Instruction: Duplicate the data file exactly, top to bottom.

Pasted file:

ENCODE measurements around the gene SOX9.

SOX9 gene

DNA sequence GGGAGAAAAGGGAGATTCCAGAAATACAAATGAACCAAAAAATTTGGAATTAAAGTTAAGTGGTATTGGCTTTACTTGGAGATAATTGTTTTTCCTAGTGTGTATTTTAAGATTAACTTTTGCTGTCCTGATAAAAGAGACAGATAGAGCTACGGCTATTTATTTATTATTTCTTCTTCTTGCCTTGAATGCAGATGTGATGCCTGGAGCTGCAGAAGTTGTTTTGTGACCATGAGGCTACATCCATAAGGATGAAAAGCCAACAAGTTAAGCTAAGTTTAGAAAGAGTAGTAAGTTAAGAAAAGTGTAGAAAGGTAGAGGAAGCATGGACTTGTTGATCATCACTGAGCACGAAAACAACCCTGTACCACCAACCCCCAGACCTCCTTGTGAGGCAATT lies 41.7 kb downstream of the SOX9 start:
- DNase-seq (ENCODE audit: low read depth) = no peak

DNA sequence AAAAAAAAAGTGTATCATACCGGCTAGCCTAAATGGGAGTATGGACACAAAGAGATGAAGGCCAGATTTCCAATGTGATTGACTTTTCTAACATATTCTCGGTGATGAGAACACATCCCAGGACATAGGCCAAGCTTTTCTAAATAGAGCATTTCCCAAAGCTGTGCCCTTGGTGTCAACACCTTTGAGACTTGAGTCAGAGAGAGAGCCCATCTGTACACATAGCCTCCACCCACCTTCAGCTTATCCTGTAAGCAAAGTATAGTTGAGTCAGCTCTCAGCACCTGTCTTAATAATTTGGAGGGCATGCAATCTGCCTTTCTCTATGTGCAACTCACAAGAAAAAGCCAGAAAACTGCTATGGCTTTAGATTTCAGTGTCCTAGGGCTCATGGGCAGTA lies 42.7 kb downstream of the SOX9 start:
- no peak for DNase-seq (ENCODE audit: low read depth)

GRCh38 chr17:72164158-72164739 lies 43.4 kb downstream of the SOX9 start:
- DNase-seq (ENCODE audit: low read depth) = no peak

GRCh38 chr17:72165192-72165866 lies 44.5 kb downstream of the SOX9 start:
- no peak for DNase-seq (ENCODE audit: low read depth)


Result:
ENCODE measurements around the gene SOX9.

SOX9 gene

DNA sequence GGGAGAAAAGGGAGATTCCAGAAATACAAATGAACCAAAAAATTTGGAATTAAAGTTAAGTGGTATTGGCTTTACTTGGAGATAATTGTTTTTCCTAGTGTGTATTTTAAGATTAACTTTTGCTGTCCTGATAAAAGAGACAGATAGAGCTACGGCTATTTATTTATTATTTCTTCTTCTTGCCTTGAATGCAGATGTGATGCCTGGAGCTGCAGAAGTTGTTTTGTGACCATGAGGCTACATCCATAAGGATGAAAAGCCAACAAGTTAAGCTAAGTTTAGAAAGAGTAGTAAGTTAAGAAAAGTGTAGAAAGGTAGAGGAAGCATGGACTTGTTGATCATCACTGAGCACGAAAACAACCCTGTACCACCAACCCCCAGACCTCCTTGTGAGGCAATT lies 41.7 kb downstream of the SOX9 start:
- DNase-seq (ENCODE audit: low read depth) = no peak

DNA sequence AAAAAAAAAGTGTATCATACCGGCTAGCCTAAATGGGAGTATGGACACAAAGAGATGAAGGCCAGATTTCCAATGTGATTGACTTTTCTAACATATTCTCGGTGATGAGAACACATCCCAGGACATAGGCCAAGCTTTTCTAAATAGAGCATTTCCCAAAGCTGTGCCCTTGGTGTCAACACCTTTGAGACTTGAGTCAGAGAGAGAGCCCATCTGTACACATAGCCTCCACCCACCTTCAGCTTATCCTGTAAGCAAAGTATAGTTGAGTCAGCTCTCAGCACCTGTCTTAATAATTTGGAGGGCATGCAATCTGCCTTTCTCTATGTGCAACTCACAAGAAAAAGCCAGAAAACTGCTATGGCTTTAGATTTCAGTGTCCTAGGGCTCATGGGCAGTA lies 42.7 kb downstream of the SOX9 start:
- no peak for DNase-seq (ENCODE audit: low read depth)

GRCh38 chr17:72164158-72164739 lies 43.4 kb downstream of the SOX9 start:
- DNase-seq (ENCODE audit: low read depth) = no peak

GRCh38 chr17:72165192-72165866 lies 44.5 kb downstream of the SOX9 start:
- no peak for DNase-seq (ENCODE audit: low read depth)